The modern food environment is often characterised by an increasingly assessable diet of inexpensive, energy-dense and highly palatable foods. Extensive evidence indicates the eating rate of foods (g/min or kcal/min) is associated with energy intake, body composition and the associated risk of food based non-communicable diseases. Moderating eating rate during food intake offers a simple but effective strategy to regulate energy consumption and body weight. Research evidence from population and experimental studies demonstrate that eating at a slower rate can produce sustained changes in ad-libitum energy intake, influence body composition and moderate our metabolic response to ingested nutrients. Understanding which factors combine to influence eating rates affords new opportunities to design ‘slower’ foods that can reduce the risk of over-consumption and support better long-term energy control. This chapter summarises the role of eating rate in energy intake and body composition, provides an overview of development of eating behaviours in infancy and childhood and describes the individual and food-based factors that can influence eating rate and its metabolic impact. The chapter provides a summary of research that has intervened to slow eating rate and demonstrates opportunities to support energy intake reductions using texture led changes to eating rate.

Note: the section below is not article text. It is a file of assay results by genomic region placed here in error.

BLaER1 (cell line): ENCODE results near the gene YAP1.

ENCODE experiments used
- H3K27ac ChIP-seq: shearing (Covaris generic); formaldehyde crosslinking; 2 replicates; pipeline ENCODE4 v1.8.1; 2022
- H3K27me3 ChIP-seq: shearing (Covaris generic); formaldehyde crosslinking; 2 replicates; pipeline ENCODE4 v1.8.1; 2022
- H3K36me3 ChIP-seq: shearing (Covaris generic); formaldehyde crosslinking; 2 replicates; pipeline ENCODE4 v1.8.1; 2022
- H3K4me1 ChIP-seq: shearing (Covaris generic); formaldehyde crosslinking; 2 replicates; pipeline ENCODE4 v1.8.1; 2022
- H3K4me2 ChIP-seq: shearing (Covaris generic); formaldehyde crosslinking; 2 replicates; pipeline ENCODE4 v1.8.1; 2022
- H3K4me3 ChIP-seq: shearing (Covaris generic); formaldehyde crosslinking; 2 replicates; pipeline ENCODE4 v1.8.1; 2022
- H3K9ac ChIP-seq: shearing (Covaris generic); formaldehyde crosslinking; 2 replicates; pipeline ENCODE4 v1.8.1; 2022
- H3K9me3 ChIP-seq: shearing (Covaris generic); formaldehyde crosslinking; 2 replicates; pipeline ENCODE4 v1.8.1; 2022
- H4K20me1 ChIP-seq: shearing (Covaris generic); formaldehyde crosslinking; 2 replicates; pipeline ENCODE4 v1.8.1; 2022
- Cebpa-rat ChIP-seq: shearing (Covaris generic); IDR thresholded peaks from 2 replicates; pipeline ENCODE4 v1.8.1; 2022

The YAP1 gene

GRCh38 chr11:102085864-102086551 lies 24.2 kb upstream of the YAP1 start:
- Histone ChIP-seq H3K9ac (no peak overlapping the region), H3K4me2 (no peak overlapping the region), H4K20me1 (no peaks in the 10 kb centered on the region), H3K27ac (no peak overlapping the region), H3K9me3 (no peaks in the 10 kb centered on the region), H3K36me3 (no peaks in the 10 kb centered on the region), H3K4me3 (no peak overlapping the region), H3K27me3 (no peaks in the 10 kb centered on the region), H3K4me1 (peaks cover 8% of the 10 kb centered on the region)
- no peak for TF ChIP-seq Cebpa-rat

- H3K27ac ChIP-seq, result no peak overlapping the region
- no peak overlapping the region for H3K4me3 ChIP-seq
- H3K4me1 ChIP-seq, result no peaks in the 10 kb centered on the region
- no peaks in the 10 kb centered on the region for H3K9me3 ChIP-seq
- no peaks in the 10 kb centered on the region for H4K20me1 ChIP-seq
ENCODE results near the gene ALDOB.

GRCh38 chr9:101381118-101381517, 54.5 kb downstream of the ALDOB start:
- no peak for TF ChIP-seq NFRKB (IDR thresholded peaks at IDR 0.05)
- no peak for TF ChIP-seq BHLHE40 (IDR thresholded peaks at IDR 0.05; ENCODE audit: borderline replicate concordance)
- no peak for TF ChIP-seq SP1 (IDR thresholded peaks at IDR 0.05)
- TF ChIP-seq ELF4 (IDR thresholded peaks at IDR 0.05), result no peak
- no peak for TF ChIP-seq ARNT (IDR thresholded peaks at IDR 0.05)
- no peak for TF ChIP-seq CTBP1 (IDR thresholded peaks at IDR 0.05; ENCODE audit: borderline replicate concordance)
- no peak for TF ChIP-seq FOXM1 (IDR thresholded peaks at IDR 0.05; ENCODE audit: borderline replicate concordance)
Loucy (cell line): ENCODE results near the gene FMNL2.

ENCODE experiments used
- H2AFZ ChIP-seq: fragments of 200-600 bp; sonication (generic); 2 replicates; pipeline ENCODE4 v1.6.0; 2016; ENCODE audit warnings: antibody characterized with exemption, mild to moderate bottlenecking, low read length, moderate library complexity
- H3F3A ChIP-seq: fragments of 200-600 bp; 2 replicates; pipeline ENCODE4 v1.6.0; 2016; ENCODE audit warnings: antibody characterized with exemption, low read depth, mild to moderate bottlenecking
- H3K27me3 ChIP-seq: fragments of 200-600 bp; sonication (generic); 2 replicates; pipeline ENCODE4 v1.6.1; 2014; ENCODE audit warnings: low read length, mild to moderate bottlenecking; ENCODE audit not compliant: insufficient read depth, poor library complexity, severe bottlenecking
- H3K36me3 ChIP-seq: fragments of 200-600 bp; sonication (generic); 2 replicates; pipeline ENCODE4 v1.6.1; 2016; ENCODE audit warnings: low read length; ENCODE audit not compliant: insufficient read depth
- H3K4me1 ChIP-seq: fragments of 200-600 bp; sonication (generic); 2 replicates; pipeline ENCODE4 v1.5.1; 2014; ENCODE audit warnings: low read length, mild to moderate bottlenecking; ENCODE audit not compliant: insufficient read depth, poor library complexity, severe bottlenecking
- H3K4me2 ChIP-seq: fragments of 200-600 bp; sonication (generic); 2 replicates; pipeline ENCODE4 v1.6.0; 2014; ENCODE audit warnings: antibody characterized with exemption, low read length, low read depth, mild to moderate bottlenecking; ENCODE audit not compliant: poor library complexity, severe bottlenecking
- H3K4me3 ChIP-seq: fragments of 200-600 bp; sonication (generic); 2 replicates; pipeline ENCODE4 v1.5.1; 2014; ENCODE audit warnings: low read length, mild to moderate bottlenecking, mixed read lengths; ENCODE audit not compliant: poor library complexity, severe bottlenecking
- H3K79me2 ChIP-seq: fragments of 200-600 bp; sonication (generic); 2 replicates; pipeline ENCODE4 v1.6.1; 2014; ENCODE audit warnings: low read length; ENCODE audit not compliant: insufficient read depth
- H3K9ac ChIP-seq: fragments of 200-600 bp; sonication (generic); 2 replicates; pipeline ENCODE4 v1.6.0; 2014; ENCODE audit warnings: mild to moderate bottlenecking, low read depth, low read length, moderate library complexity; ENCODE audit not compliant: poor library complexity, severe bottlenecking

... According to functional matrix theory [8], persistent disequilibrium of stomatognathic system could result in malocclusion and craniofacial deformities, which has been verified in patients presenting mouth breathing habits [7] and swallowing disorders [6]. Masticatory function is also one of the most essential abilities conducted by orofacial system, and its abnormality seems to affect tooth eruption and render skeletal morphological changes in children and adolescents as well [9,10]. To date, many clinicians have witnessed that greater use of the jaw or more prolonged biting force could increase the dimension of dental arches [11]. ...
Article